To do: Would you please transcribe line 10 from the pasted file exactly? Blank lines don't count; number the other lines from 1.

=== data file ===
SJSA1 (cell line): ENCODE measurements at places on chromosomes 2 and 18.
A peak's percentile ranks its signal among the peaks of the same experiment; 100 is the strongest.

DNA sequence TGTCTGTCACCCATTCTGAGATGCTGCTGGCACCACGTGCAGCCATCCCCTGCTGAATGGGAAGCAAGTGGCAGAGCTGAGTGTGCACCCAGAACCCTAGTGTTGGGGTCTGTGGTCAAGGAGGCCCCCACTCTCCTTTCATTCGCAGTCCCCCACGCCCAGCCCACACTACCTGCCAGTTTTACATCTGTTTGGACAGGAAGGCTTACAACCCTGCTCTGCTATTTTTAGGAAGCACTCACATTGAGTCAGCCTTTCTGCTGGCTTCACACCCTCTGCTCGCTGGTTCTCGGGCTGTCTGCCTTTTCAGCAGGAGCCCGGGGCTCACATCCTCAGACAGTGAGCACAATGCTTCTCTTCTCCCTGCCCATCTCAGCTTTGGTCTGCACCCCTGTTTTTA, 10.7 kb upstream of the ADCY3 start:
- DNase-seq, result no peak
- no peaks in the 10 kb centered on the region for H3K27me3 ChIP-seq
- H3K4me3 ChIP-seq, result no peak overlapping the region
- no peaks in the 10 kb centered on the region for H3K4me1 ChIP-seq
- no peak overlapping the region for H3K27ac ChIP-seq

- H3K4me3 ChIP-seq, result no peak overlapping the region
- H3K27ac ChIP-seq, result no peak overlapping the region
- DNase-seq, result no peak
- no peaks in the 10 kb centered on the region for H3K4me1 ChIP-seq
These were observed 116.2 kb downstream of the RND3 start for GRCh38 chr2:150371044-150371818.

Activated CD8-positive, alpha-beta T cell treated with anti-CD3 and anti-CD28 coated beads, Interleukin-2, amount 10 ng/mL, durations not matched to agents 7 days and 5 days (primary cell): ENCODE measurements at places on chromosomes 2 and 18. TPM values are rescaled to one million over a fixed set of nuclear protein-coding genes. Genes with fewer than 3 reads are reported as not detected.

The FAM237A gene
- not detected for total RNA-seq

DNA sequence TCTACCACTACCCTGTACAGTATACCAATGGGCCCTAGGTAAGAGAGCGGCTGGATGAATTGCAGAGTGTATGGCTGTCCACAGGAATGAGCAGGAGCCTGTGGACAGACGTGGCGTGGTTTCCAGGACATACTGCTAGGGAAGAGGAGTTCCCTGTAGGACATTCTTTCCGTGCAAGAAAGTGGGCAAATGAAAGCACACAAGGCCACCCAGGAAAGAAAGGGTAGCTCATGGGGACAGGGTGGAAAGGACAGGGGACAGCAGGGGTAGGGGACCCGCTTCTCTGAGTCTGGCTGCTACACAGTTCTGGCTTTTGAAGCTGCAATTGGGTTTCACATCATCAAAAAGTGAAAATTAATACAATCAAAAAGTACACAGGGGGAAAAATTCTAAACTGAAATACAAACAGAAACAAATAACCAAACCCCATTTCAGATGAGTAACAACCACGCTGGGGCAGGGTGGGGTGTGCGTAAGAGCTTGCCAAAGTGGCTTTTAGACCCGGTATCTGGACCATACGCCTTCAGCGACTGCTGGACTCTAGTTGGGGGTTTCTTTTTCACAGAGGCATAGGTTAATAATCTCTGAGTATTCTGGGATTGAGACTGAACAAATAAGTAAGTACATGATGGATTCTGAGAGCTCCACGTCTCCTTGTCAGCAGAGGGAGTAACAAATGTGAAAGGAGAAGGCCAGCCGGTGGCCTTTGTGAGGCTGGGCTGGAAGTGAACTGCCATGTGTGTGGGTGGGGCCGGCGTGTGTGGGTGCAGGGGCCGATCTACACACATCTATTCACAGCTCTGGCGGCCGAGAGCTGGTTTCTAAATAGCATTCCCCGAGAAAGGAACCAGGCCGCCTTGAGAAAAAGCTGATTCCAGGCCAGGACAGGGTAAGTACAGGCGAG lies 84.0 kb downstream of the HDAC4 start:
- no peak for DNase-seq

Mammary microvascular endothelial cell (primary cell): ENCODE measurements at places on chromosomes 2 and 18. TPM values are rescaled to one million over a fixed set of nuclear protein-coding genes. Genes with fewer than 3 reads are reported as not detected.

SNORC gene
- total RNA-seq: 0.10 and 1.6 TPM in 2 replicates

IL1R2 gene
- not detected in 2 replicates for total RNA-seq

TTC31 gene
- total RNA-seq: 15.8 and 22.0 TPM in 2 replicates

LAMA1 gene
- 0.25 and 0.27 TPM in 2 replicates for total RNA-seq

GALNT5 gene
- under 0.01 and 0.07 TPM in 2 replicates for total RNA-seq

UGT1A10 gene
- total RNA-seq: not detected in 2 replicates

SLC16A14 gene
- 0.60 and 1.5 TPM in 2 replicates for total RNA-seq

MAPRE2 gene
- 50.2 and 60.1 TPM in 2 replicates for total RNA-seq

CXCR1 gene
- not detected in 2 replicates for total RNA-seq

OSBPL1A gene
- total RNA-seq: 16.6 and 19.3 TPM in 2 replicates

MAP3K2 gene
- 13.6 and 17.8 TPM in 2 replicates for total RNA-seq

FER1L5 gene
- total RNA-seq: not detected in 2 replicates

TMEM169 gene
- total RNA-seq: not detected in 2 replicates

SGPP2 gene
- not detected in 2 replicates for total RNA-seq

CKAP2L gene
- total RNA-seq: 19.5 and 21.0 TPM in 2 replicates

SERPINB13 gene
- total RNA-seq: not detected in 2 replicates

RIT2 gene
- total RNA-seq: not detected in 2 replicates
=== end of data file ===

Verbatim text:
- H3K27ac ChIP-seq, result no peak overlapping the region